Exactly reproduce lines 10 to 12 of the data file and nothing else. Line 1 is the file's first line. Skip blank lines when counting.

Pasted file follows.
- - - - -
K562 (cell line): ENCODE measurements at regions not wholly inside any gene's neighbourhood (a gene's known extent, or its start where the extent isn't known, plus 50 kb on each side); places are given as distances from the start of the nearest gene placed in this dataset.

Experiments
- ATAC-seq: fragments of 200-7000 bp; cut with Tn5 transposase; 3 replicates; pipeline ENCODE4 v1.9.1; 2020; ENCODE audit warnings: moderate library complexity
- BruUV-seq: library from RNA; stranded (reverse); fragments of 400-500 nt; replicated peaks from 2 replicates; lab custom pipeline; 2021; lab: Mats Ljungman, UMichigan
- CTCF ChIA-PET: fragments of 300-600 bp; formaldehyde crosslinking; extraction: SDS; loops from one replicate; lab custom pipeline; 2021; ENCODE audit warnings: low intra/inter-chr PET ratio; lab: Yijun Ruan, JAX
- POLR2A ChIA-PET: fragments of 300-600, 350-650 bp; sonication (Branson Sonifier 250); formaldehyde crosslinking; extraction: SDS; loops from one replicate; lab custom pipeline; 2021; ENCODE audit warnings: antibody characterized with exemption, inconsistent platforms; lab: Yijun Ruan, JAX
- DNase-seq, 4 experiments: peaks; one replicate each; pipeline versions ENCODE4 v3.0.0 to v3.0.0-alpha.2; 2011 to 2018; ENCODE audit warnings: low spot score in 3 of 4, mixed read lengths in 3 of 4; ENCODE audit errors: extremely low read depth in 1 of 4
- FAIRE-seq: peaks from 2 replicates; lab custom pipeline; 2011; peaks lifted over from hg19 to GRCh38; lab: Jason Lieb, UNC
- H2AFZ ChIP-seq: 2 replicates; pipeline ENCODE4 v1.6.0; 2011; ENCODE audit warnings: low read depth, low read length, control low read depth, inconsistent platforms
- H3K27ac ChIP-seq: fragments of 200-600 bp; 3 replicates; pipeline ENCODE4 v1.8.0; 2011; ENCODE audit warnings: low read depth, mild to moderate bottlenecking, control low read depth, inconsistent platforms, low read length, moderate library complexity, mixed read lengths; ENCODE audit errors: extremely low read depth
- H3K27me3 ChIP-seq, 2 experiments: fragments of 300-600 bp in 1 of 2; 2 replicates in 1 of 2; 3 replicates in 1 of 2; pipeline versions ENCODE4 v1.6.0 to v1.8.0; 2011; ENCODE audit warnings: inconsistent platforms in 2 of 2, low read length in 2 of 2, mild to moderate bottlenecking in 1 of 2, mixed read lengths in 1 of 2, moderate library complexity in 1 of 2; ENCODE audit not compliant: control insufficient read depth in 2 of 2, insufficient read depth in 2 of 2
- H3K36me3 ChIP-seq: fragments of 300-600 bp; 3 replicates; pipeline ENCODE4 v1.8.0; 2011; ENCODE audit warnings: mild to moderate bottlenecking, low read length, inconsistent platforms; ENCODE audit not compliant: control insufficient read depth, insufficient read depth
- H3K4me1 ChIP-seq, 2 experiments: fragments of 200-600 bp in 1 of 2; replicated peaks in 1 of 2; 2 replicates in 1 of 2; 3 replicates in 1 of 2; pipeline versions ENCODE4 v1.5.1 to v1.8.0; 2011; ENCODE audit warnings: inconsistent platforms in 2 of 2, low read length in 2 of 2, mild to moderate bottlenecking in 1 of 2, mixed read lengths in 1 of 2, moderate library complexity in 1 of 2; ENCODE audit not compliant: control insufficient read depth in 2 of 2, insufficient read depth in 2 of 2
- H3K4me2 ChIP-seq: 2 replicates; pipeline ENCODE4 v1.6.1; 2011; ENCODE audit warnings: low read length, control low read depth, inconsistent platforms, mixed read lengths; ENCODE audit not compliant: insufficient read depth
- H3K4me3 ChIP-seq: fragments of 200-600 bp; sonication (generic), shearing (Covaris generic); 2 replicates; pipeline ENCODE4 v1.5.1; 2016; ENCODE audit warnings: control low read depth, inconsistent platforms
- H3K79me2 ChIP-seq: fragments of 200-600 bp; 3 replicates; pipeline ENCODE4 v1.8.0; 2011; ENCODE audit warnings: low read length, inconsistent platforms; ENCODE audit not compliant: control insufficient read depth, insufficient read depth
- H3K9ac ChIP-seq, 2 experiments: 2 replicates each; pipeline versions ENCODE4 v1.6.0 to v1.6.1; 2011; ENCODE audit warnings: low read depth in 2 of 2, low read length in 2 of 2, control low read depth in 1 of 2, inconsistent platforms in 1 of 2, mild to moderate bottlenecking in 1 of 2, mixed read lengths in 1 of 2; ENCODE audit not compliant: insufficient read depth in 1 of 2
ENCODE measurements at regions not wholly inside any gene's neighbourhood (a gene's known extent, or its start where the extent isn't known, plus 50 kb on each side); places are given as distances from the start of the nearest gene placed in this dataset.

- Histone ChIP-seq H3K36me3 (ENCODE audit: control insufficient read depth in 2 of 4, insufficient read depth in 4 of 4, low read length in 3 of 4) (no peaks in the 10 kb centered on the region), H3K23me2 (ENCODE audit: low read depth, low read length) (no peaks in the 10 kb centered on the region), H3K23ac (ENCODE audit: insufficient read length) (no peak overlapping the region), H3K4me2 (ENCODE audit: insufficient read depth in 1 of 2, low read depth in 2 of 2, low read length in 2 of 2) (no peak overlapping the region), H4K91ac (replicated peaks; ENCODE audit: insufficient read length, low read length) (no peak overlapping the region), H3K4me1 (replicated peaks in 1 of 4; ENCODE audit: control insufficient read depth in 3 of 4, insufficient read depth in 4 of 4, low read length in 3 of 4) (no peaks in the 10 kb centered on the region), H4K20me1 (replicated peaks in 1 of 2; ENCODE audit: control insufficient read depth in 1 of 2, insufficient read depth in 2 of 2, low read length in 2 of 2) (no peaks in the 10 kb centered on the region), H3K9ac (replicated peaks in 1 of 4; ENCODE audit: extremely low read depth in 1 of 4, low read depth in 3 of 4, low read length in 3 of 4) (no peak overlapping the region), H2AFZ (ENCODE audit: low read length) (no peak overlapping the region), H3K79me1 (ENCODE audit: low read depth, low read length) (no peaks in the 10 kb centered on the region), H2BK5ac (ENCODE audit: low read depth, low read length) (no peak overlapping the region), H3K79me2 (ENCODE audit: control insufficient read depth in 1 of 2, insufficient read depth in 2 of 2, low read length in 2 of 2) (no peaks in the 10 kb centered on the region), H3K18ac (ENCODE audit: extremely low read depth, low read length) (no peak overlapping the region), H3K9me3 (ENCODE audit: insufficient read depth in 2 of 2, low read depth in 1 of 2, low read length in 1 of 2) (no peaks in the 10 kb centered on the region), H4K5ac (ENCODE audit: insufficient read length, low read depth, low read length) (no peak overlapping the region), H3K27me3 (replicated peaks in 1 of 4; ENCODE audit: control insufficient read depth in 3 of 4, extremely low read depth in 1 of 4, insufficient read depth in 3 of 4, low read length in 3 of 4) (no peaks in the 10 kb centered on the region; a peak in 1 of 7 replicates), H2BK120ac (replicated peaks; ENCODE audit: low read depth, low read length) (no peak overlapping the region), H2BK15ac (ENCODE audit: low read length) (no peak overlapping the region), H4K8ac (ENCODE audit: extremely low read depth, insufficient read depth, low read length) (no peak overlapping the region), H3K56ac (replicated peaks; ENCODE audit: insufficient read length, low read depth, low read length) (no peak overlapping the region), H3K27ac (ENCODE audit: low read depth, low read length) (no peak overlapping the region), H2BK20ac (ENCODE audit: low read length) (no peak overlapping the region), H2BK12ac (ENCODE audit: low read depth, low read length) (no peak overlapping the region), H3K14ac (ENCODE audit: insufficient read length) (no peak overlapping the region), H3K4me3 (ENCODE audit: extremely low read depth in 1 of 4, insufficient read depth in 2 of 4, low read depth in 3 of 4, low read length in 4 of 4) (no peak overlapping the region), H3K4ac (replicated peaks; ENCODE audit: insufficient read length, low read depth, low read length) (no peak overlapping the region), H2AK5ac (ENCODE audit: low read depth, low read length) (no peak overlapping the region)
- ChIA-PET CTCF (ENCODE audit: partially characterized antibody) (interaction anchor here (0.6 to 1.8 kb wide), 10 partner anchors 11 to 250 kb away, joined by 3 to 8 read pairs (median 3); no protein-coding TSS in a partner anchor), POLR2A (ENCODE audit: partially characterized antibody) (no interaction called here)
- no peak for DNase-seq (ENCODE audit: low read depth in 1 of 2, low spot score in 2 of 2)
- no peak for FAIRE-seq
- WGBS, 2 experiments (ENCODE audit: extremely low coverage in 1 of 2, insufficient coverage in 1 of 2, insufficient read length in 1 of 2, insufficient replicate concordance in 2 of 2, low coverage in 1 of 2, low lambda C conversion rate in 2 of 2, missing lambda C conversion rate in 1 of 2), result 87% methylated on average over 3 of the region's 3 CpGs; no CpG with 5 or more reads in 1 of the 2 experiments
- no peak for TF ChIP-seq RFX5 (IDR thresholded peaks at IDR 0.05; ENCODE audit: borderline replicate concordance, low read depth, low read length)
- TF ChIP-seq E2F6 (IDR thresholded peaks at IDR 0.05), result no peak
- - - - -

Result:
- H3K27ac ChIP-seq: fragments of 200-600 bp; 3 replicates; pipeline ENCODE4 v1.8.0; 2011; ENCODE audit warnings: low read depth, mild to moderate bottlenecking, control low read depth, inconsistent platforms, low read length, moderate library complexity, mixed read lengths; ENCODE audit errors: extremely low read depth
- H3K27me3 ChIP-seq, 2 experiments: fragments of 300-600 bp in 1 of 2; 2 replicates in 1 of 2; 3 replicates in 1 of 2; pipeline versions ENCODE4 v1.6.0 to v1.8.0; 2011; ENCODE audit warnings: inconsistent platforms in 2 of 2, low read length in 2 of 2, mild to moderate bottlenecking in 1 of 2, mixed read lengths in 1 of 2, moderate library complexity in 1 of 2; ENCODE audit not compliant: control insufficient read depth in 2 of 2, insufficient read depth in 2 of 2
- H3K36me3 ChIP-seq: fragments of 300-600 bp; 3 replicates; pipeline ENCODE4 v1.8.0; 2011; ENCODE audit warnings: mild to moderate bottlenecking, low read length, inconsistent platforms; ENCODE audit not compliant: control insufficient read depth, insufficient read depth